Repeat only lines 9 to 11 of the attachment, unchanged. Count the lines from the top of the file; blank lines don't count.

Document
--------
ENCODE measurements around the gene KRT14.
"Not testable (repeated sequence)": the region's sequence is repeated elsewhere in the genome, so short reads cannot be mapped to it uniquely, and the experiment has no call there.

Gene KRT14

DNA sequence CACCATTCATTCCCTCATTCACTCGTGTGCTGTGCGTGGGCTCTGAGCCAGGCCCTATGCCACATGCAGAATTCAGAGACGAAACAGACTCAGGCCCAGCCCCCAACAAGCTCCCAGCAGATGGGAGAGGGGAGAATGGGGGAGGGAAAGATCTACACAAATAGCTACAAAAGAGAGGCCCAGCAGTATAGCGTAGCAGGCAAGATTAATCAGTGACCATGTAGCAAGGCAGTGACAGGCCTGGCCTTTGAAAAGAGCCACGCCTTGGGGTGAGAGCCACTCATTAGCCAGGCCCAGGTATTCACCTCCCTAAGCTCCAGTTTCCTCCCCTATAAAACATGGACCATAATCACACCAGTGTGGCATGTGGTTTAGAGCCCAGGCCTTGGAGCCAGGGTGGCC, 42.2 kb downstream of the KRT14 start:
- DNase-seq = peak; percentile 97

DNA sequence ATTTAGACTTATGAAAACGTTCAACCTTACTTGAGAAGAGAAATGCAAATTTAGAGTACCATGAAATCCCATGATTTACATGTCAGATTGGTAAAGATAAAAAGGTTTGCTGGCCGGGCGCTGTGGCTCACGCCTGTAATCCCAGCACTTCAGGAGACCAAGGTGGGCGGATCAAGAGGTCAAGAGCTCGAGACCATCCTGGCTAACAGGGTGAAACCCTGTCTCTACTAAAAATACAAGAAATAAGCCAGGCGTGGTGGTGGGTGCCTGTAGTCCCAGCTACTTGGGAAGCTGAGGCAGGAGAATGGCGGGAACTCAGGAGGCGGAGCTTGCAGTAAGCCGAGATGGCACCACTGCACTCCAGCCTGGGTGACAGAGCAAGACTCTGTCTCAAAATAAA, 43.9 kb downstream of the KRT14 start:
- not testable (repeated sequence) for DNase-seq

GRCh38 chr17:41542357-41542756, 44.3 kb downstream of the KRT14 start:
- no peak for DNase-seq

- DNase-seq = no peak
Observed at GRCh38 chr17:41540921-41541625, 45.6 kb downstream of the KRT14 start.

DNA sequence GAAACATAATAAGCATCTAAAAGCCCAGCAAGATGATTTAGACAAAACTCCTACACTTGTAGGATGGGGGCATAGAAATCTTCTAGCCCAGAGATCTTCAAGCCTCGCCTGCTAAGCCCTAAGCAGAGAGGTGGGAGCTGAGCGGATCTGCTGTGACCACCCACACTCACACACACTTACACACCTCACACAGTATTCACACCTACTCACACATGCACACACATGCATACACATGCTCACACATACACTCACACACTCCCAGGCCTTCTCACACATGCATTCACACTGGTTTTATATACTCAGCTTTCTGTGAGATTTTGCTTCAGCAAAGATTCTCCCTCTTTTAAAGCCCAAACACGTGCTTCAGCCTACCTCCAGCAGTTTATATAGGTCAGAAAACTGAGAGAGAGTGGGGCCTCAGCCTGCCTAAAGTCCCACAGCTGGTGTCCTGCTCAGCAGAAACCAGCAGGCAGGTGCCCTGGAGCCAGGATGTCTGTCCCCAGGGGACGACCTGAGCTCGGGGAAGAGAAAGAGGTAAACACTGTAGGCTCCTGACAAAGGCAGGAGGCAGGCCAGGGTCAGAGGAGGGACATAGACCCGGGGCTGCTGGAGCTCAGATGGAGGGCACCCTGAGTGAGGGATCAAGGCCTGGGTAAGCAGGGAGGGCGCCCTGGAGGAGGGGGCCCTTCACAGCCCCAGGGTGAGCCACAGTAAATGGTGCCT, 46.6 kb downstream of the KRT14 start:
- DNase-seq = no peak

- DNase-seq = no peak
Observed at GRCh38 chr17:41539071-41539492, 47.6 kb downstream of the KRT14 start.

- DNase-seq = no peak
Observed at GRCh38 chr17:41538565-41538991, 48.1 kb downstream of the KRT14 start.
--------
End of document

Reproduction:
- no peak for DNase-seq

- DNase-seq = no peak
Observed at GRCh38 chr17:41540921-41541625, 45.6 kb downstream of the KRT14 start.